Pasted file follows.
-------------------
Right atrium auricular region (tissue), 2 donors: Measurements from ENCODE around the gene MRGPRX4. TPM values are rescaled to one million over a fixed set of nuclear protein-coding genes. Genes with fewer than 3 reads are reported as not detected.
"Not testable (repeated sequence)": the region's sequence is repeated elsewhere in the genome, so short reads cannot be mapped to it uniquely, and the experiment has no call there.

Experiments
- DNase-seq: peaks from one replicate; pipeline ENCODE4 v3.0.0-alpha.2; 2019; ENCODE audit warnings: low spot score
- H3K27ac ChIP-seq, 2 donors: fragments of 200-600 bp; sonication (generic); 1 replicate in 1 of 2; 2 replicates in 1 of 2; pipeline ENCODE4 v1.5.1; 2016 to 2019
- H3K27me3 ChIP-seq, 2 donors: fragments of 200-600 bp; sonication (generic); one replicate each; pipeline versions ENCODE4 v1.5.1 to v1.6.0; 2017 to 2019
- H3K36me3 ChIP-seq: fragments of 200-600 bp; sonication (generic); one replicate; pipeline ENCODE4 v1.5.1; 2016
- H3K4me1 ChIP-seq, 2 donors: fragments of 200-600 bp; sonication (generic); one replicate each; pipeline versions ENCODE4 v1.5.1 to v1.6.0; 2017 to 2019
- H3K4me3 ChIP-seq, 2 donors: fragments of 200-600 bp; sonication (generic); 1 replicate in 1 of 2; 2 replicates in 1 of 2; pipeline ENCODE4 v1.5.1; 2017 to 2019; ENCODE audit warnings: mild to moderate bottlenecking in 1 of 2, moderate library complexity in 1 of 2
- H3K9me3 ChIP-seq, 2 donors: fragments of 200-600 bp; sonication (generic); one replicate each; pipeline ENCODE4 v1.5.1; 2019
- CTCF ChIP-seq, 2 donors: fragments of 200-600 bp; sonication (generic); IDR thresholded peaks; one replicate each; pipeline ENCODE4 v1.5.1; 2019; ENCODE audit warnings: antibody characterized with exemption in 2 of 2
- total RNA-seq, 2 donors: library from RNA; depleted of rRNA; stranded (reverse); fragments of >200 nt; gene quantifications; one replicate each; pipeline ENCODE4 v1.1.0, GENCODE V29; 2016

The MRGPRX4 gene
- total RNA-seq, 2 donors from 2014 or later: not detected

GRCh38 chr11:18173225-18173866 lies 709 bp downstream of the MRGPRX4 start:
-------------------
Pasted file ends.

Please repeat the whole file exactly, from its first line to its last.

Right atrium auricular region (tissue), 2 donors: Measurements from ENCODE around the gene MRGPRX4. TPM values are rescaled to one million over a fixed set of nuclear protein-coding genes. Genes with fewer than 3 reads are reported as not detected.
"Not testable (repeated sequence)": the region's sequence is repeated elsewhere in the genome, so short reads cannot be mapped to it uniquely, and the experiment has no call there.

Experiments
- DNase-seq: peaks from one replicate; pipeline ENCODE4 v3.0.0-alpha.2; 2019; ENCODE audit warnings: low spot score
- H3K27ac ChIP-seq, 2 donors: fragments of 200-600 bp; sonication (generic); 1 replicate in 1 of 2; 2 replicates in 1 of 2; pipeline ENCODE4 v1.5.1; 2016 to 2019
- H3K27me3 ChIP-seq, 2 donors: fragments of 200-600 bp; sonication (generic); one replicate each; pipeline versions ENCODE4 v1.5.1 to v1.6.0; 2017 to 2019
- H3K36me3 ChIP-seq: fragments of 200-600 bp; sonication (generic); one replicate; pipeline ENCODE4 v1.5.1; 2016
- H3K4me1 ChIP-seq, 2 donors: fragments of 200-600 bp; sonication (generic); one replicate each; pipeline versions ENCODE4 v1.5.1 to v1.6.0; 2017 to 2019
- H3K4me3 ChIP-seq, 2 donors: fragments of 200-600 bp; sonication (generic); 1 replicate in 1 of 2; 2 replicates in 1 of 2; pipeline ENCODE4 v1.5.1; 2017 to 2019; ENCODE audit warnings: mild to moderate bottlenecking in 1 of 2, moderate library complexity in 1 of 2
- H3K9me3 ChIP-seq, 2 donors: fragments of 200-600 bp; sonication (generic); one replicate each; pipeline ENCODE4 v1.5.1; 2019
- CTCF ChIP-seq, 2 donors: fragments of 200-600 bp; sonication (generic); IDR thresholded peaks; one replicate each; pipeline ENCODE4 v1.5.1; 2019; ENCODE audit warnings: antibody characterized with exemption in 2 of 2
- total RNA-seq, 2 donors: library from RNA; depleted of rRNA; stranded (reverse); fragments of >200 nt; gene quantifications; one replicate each; pipeline ENCODE4 v1.1.0, GENCODE V29; 2016

The MRGPRX4 gene
- total RNA-seq, 2 donors from 2014 or later: not detected

GRCh38 chr11:18173225-18173866 lies 709 bp downstream of the MRGPRX4 start: